It’s official. The Reserve Bank of Australia said yesterday that the Aussie economy would enter recession in 2009. “There are limits on how much we can insulate ourselves from what is happening abroad, and therefore there are probably still some difficult times ahead,” said Deputy Governor Ric Battelino. Two months ago, the RBA reckoned GDP would expand by 0.25% this year.
What’s changed? Well for one, rising layoffs are having an effect on the real economy. Today’s papers report that mortgage delinquencies are on the rise. Delinquencies on full-documentation loans are still relatively low. Just 1.75% of full-doc loans are more than thirty days past due, according to a story in the Sydney Morning Herald.
It’s the non-conforming, low doc, dare we say subprime-esque loans that are even more delinquent. Nearly twenty percent of low-doc non-conforming loans are more than thirty days past due according to ratings agency Fitch. Fitch says that lower rates haven’t helped folks with non-conforming low-doc loans because borrowers can’t refinance now that most of the non-traditional non-bank lenders who were making the loans a few years ago have vanished in the credit crunch or been swallowed up by the Big Four.
“Fitch expects delinquencies to deteriorate further during the March quarter and a gulf to develop throughout 2009 between struggling borrowers and those feeling relief from the Reserve Bank of Australia’s five interest rate cuts since September. The key factor will be each borrower’s ability to retain full employment during the economic downturn, Fitch said.”
What else had changed that would cause the RBA to revise its forecast? GDP growth for Australian trading partners has fallen off a cliff. Fourth quarter GDP figures in Japan showed in contracting at a 12.1% annual pace (easily making it the Biggest Loser). American GDP shrank by 6.3% in Q4. Overnight we learned that house prices in the United States have fallen 29% from their peak and 19% in the last twelve months alone, according to the Case-Shiller index, which measures house prices in twenty U.S. cities.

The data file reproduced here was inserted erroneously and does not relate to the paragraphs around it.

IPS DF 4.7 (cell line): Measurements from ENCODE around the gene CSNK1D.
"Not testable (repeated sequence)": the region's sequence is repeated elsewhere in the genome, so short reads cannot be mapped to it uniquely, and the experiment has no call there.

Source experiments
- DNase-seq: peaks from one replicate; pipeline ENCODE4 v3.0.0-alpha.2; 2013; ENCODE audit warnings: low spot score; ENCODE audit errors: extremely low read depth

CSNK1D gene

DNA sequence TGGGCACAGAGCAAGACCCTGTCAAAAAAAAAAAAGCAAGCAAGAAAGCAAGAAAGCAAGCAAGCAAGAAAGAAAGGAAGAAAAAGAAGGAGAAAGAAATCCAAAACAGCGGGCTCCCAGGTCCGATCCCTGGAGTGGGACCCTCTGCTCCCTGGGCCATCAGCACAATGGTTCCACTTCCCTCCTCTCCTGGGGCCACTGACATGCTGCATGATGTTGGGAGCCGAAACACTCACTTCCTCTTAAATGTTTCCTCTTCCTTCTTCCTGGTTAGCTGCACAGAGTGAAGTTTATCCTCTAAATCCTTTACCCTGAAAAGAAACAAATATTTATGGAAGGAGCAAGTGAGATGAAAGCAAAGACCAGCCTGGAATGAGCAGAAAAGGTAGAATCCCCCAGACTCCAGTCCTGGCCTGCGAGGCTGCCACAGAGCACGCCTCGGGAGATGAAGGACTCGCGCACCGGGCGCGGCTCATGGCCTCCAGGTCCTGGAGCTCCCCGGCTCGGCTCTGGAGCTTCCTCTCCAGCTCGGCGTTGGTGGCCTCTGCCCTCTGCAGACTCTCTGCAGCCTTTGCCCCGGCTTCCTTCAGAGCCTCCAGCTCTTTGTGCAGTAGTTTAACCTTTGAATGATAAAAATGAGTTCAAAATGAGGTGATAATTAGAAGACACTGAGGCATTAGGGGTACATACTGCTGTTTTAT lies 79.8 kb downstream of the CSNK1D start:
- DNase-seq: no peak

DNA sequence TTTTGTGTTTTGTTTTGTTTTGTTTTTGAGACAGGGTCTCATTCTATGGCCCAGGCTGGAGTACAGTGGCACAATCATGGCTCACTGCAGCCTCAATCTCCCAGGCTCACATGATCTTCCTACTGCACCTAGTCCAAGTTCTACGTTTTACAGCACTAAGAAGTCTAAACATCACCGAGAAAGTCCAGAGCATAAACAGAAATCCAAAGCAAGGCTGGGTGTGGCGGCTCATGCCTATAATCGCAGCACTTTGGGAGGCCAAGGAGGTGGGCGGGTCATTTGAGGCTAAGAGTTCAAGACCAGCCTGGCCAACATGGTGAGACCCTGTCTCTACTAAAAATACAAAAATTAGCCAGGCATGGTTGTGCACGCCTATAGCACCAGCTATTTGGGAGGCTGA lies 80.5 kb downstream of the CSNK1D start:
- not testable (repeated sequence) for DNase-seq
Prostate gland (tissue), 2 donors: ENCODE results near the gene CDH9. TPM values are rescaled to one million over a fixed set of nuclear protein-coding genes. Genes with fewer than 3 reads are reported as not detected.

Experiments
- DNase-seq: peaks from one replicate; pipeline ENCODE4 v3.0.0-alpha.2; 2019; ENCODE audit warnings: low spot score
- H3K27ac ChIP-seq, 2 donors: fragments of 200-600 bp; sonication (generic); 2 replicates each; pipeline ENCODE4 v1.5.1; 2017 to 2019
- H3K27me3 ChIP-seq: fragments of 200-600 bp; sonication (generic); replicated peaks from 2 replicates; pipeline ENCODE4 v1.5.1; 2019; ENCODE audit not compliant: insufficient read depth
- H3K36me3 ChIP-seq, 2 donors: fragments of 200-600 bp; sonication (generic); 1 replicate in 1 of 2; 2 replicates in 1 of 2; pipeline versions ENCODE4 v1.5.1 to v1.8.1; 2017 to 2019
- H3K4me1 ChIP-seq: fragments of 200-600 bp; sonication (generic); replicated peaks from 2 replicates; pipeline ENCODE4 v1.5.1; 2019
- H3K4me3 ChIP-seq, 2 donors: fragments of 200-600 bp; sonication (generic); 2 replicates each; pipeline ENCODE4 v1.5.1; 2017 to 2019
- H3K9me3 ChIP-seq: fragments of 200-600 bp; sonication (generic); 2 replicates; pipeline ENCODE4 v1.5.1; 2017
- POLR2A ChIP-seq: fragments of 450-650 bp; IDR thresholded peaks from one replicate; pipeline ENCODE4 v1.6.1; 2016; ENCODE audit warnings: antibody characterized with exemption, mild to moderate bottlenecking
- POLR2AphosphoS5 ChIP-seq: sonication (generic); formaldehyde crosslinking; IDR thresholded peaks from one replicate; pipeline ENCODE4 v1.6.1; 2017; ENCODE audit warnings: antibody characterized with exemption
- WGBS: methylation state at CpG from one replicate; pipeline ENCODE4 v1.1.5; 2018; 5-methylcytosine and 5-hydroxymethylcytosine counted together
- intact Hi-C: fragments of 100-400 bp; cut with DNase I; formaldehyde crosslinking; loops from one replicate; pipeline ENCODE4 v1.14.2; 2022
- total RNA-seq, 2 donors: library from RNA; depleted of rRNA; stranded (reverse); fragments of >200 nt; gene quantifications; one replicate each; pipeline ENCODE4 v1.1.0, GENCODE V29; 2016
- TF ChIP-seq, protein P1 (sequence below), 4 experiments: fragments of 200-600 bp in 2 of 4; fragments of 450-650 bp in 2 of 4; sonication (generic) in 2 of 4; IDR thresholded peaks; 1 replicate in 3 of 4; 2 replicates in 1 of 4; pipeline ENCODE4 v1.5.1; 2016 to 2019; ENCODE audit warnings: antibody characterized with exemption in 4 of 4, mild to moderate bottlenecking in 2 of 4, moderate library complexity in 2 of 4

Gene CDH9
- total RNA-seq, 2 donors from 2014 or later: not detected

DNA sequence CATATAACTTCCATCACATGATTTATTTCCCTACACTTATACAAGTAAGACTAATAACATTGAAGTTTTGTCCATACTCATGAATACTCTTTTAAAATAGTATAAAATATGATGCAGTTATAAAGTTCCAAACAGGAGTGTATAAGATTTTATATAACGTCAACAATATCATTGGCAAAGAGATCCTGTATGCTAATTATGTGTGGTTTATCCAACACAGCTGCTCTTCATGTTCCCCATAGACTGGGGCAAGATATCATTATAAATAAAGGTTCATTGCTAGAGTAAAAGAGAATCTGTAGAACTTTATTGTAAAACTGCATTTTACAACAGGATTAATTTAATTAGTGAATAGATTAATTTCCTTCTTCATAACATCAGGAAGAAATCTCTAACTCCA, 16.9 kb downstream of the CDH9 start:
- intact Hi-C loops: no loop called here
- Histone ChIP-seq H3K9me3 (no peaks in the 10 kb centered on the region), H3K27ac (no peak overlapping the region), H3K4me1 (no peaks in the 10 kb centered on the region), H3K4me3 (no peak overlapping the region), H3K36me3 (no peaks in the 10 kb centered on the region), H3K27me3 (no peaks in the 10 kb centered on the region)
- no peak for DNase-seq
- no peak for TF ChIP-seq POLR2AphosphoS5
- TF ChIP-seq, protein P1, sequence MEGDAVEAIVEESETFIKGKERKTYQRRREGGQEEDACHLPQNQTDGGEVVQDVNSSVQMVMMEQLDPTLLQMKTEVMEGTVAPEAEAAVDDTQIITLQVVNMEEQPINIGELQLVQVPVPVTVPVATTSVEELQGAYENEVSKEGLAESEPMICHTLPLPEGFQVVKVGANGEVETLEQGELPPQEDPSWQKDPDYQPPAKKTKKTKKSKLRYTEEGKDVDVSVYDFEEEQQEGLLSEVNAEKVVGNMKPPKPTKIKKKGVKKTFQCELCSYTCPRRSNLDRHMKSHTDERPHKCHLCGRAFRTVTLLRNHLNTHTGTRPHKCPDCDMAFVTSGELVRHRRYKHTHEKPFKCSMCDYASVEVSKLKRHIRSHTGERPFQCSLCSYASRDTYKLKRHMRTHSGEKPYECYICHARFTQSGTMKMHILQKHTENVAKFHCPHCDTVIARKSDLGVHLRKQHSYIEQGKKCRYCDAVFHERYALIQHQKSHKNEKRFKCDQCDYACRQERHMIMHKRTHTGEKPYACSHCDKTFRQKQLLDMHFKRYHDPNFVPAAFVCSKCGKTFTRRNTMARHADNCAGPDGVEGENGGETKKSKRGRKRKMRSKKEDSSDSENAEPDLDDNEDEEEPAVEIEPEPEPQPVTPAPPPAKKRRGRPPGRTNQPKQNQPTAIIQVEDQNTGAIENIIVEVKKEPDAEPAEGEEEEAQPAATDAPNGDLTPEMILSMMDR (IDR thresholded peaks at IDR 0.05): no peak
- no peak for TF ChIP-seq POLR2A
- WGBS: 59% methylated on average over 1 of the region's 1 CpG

Of course this could get worse later this year if the Option ARM problem we wrote about recently gets worse. The entire current round of stimuli and bailouts assumes no further deterioration in bank loan books. That’s a big assumption. The only good news was that Chinese GDP expanded by 6.8% in Q4, although as the chart below shows that’s a lot lower than the heady days of 2007, when GDP grew by an almost unbelievable 14%.
But March wasn’t all bad, was it? Did you see that the ASX Small Ordinaries had its best month in sixteen years in March? By yesterday’s close the ASX Small Ordinaries was up nearly 10% for the month. It hasn’t had a big month out like that since December of 1993. The chart below tells the tale.
Small Caps Rally
The energy sub sector of the small caps was the big star in March, up 26.01%. Financials stormed home second, with a 25.29% gain. What a contrast though! Small cap rallies almost always lead broader rallies in the market. And rallies in the market tend to lead recoveries in the economy. Kris Sayce has more on why this is the case in his essay.
We’re not prepared to say that one month of good small cap returns heralds a reversal of the major trend in the market. But if you’re a punter, it certainly has been good news. And we have always had a soft spot in our heart (and perhaps our head) for the small cap market. It’s the small businessmen who lead economies out of recessions by taking risks. This is why the entrepreneur and not the capitalist is the real protagonist of Austrian Economics.
You wouldn’t think the best way to beat a recession is to take more risk. But entrepreneurs take advantage of the lack of competition in recessions to find long-term customers. What’s more, you have to be a low-cost producer of anything to make it in a recession. And you have to do better with capital than competing firms or investors punish you.